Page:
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  • Mother Tree Sustainable Home

    Project - Senior Project class
    Location - Calpoly Pomona
    Type of Project - Residential
    Design Parameters - For competition use maybe
    Design Approach -

    Design concept is based off the concept of "mother tree", or "nurturing tree", where the actual house is inside a case that protects the house and the backyard from harmful sunray exposure without limiting the sunlight. The case also prevents the core house from being exposed to exterior fire, where the case can deconstruct itself after being burnt so the fire won't spread to the actual home. The house itself is also very sustainable with the use of solar panels, insulated glass, greenroof, and perhaps geothermal.

    I am a Landscape Architecture major, and I have no architectural background, therefore im seeking for comments and criticisms to improve it anyway I can. This project started off with just having the landscape done on a grey box, but it looked rather incomplete so i decided to give a try with designing the house itself. Thanks, any comment is welcomed, I might go to Architecture for masters so thats why im poorly attemping in architecture design for the first time and I hope I can learn something for you guys' comments. THankee.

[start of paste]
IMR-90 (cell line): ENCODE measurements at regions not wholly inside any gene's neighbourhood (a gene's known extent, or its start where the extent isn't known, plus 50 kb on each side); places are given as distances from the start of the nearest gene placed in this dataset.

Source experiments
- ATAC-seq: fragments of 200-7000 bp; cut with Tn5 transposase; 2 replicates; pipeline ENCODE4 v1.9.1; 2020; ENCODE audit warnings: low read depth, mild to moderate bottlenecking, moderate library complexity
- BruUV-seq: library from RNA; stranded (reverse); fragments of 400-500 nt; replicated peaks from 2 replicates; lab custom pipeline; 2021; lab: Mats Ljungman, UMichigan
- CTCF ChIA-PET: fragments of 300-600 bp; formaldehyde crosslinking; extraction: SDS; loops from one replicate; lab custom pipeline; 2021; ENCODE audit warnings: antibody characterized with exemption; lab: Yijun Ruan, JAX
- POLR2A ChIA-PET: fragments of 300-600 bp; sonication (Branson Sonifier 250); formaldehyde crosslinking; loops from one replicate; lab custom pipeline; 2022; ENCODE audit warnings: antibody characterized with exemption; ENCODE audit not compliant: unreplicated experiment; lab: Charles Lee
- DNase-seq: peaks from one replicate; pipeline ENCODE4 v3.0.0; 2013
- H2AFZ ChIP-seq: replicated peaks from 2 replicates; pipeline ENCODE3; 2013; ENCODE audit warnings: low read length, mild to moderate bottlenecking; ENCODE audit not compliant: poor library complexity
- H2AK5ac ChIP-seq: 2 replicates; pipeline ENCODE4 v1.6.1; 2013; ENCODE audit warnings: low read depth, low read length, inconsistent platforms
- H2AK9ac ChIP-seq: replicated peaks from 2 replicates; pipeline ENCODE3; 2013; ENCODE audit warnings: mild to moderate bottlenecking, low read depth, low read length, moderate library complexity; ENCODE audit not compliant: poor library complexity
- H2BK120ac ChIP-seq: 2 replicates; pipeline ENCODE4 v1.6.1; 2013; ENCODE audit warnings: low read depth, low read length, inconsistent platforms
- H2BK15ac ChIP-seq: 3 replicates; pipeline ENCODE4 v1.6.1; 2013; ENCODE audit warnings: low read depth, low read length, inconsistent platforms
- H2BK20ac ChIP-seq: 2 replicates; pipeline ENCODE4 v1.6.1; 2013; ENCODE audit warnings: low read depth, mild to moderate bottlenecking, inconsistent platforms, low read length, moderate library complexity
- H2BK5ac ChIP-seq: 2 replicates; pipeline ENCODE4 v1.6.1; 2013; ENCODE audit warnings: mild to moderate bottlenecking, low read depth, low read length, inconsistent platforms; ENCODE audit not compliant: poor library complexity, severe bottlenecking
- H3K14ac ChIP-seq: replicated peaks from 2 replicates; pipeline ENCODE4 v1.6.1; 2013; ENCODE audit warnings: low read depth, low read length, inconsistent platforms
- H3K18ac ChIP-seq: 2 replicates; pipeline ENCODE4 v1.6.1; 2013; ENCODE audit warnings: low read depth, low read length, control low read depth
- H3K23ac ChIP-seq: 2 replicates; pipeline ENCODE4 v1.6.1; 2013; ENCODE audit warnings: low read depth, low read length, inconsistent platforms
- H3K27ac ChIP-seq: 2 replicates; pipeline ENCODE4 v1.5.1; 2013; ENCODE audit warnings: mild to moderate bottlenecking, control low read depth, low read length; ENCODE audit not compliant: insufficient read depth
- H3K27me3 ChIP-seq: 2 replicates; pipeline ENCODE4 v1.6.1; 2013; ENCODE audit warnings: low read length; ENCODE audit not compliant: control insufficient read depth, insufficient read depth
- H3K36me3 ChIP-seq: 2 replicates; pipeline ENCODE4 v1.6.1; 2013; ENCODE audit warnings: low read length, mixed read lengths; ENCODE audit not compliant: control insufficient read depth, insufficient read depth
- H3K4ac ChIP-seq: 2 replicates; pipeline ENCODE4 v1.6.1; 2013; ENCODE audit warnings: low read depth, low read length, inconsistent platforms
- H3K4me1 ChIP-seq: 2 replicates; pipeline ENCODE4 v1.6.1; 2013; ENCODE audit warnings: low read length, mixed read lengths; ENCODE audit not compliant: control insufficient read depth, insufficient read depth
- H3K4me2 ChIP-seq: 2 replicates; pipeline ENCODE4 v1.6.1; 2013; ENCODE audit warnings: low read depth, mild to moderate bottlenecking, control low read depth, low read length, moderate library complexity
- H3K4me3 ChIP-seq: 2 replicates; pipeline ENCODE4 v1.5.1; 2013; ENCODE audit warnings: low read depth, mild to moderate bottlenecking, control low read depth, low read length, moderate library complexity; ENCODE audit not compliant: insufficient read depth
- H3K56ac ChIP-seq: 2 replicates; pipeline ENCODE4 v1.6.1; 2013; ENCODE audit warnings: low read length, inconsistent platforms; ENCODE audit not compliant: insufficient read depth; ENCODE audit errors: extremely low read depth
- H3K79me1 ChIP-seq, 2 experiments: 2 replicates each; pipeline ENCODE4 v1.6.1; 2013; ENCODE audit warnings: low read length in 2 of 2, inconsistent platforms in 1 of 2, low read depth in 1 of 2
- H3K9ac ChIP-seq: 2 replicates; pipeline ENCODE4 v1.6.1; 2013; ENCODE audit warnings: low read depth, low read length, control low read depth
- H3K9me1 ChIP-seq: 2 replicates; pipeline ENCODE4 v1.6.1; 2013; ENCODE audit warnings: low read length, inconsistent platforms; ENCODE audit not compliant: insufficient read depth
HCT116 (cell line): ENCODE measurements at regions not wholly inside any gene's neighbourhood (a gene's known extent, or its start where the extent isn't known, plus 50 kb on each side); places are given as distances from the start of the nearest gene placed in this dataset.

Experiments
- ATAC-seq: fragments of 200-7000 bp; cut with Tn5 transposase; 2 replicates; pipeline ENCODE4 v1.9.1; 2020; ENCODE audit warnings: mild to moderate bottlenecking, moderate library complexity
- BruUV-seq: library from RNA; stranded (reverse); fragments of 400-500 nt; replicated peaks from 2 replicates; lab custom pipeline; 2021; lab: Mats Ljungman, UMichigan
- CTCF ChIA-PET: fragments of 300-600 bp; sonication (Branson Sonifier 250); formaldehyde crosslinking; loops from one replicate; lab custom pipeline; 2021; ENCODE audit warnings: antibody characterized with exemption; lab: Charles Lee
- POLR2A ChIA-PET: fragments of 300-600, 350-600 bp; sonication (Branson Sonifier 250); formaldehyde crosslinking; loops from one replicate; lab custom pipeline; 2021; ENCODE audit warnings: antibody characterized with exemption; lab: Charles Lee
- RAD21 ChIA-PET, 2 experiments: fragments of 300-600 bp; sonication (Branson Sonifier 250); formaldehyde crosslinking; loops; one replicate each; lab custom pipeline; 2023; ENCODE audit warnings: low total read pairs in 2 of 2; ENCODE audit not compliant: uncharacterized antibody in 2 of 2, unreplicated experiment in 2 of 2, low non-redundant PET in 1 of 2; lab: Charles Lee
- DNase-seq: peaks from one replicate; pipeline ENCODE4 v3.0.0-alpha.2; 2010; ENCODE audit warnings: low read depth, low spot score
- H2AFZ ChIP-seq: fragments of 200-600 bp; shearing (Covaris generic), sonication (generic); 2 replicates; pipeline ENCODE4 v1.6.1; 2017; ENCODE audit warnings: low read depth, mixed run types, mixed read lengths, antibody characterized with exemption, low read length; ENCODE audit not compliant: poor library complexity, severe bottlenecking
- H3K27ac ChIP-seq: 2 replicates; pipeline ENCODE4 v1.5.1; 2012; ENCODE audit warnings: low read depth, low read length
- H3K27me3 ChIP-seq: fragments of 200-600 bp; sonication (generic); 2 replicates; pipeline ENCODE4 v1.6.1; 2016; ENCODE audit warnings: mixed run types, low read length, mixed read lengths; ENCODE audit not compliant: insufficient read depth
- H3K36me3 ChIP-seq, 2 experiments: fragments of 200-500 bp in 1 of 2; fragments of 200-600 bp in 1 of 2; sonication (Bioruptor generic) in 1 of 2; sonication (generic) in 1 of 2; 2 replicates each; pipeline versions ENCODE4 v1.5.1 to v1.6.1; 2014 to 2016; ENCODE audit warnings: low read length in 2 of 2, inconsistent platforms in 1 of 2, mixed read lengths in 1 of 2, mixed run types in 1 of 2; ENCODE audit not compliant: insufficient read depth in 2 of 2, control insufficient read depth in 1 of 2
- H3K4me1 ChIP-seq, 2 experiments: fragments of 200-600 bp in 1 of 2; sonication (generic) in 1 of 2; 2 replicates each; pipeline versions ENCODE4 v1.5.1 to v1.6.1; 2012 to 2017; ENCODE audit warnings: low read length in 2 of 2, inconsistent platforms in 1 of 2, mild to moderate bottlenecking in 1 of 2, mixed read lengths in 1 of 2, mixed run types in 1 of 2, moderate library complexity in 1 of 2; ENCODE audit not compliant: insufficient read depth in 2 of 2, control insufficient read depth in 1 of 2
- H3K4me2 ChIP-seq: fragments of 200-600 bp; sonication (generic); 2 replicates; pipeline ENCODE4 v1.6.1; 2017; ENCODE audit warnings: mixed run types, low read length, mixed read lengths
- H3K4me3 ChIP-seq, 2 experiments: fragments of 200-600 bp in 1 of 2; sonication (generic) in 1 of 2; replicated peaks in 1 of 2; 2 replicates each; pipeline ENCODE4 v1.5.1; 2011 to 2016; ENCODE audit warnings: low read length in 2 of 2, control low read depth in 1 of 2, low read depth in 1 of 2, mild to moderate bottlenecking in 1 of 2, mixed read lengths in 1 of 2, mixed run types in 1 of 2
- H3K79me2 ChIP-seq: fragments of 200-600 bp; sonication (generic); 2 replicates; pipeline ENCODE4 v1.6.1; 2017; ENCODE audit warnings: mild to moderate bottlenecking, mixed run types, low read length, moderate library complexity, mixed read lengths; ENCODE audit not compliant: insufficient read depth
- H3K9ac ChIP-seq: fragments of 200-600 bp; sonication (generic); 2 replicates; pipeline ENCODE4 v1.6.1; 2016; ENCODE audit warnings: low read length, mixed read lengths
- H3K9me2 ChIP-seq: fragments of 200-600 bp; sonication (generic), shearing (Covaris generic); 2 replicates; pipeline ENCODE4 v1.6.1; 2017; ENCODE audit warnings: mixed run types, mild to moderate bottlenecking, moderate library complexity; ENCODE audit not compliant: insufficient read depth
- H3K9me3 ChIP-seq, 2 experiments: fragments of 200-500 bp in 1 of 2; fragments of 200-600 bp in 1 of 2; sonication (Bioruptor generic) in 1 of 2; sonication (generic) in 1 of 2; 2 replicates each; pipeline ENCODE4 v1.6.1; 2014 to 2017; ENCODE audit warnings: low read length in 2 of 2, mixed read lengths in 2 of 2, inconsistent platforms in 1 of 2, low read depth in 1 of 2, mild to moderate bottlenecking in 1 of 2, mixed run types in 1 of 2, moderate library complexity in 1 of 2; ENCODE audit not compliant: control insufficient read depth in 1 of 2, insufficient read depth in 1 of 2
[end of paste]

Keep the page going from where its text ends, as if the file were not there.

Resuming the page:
Tools/Programs- Sketchup
    Attached Files

  • #2
    here is the side view perspective
    Attached Files

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    • #3
      I'm a little puzzled that by aiming to protect the house from "harmful sunrays" (in what way do you believe the sun is harmful?) you have enclosed it within a greenhouse type enclosure with what seems to be limited ventilation!

      Comment


      • #4
        I agree that the sun may cause some aging effects to specific materials, but enclosing the house in a greenhouse seems more suitable for extremely harsh enviroments, and life seems to be doing just fine outside this house

        Also preventing fire might take some more than a few meters wide gap. I'm no specialist, but I'm quite confident fire can spread through air by floating ash and through ground by heat conduction.

        Comment


        • #5
          Sorry, forgot to mention that one of the clients is sensitive to ultraviolet sunray and wants a garden where they can basically stay in for the whole day. They lives closely to agricultural land and freeway intersections hence why I proposed an indoor garden, on top of that there is also the outdoor garden on the roof and the front and backyard. The top squared glass panels can contract inward to expose the garden to direct sun and environment whenever they want, im still working on construction details on that. And for the floating ash part, thats why the case is there to prevent floating ash into touching the house at all, there was a huge forest fire in the area around Chino Hills and there was another minor one 2 years ago, and a lot of the houses burnt were from burning particles in the air from the surrounding burnt trees and burnt houses. Thanks.
          Last edited by LandscapeArchitect; 01-12-2008, 01:07.

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          • #6
            Unfortunately glass is one of the poor performing materials in bushfires!

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            • #7